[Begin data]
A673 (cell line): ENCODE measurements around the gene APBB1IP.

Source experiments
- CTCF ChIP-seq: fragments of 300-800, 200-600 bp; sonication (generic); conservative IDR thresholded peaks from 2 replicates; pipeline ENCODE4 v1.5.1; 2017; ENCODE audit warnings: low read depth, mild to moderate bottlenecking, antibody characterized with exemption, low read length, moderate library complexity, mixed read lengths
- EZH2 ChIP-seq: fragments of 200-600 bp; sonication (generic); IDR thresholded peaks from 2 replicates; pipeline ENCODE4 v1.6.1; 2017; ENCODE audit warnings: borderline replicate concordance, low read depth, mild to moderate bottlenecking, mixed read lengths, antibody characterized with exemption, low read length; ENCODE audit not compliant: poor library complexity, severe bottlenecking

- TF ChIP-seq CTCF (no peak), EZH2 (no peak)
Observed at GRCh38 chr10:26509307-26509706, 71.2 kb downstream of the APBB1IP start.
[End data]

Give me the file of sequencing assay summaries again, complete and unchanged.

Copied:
A673 (cell line): ENCODE measurements around the gene APBB1IP.

Source experiments
- CTCF ChIP-seq: fragments of 300-800, 200-600 bp; sonication (generic); conservative IDR thresholded peaks from 2 replicates; pipeline ENCODE4 v1.5.1; 2017; ENCODE audit warnings: low read depth, mild to moderate bottlenecking, antibody characterized with exemption, low read length, moderate library complexity, mixed read lengths
- EZH2 ChIP-seq: fragments of 200-600 bp; sonication (generic); IDR thresholded peaks from 2 replicates; pipeline ENCODE4 v1.6.1; 2017; ENCODE audit warnings: borderline replicate concordance, low read depth, mild to moderate bottlenecking, mixed read lengths, antibody characterized with exemption, low read length; ENCODE audit not compliant: poor library complexity, severe bottlenecking

- TF ChIP-seq CTCF (no peak), EZH2 (no peak)
Observed at GRCh38 chr10:26509307-26509706, 71.2 kb downstream of the APBB1IP start.